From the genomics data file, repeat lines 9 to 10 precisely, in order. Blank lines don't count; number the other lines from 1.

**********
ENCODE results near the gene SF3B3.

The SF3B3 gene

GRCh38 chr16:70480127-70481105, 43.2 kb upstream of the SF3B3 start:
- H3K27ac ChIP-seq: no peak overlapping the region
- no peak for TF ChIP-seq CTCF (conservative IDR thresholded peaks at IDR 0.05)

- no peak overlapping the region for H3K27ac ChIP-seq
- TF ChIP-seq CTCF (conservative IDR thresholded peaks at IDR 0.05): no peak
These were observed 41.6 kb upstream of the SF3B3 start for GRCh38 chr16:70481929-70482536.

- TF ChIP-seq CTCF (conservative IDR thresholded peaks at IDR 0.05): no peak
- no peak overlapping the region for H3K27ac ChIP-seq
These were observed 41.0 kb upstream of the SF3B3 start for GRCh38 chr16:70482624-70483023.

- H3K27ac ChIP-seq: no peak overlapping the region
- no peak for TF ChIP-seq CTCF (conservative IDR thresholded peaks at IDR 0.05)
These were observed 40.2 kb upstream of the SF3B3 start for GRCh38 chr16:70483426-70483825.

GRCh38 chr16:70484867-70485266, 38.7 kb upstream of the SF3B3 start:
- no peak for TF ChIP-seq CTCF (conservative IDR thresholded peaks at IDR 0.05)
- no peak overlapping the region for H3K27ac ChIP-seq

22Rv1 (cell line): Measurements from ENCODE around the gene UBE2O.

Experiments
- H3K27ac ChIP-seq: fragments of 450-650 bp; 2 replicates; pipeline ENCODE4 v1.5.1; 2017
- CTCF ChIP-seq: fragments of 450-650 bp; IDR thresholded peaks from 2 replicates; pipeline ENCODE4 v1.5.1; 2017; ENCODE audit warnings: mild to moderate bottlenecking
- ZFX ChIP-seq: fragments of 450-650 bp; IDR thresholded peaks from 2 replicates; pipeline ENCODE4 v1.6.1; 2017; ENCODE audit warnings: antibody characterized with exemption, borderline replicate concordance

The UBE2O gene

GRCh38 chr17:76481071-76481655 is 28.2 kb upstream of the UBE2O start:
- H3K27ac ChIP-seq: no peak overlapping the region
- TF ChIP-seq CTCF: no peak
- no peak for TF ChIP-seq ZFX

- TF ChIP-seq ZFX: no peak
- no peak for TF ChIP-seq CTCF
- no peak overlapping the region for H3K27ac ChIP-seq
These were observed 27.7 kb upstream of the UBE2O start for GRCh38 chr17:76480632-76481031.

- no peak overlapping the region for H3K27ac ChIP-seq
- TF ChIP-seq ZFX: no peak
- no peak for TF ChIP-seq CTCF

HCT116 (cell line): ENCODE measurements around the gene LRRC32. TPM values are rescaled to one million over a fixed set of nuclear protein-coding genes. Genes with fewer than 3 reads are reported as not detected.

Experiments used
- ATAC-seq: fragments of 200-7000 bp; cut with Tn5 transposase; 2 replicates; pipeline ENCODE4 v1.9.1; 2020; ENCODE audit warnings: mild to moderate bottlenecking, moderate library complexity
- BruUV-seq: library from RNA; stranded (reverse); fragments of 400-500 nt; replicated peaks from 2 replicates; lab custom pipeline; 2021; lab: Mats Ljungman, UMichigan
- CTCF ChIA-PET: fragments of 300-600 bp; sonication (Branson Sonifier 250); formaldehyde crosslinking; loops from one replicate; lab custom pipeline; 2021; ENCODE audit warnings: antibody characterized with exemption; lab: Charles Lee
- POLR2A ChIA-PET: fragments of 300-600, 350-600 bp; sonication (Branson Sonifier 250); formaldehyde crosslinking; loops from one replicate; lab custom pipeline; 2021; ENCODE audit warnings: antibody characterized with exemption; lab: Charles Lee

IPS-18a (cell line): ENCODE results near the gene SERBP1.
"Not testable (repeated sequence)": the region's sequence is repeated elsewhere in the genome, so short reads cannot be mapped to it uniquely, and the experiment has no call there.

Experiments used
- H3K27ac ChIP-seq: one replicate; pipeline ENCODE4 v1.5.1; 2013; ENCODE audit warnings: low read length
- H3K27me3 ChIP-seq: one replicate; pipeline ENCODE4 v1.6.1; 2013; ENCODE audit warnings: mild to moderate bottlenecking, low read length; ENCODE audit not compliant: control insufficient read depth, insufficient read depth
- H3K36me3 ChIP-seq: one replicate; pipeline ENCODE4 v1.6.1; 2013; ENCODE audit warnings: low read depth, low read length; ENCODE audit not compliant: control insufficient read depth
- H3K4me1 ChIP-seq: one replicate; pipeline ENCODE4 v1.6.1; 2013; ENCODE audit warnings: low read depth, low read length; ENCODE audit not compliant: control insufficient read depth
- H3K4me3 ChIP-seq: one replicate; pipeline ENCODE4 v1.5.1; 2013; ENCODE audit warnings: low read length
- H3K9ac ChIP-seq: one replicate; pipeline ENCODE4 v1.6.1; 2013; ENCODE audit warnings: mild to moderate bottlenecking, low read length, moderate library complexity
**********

- TF ChIP-seq CTCF (conservative IDR thresholded peaks at IDR 0.05): no peak
- no peak overlapping the region for H3K27ac ChIP-seq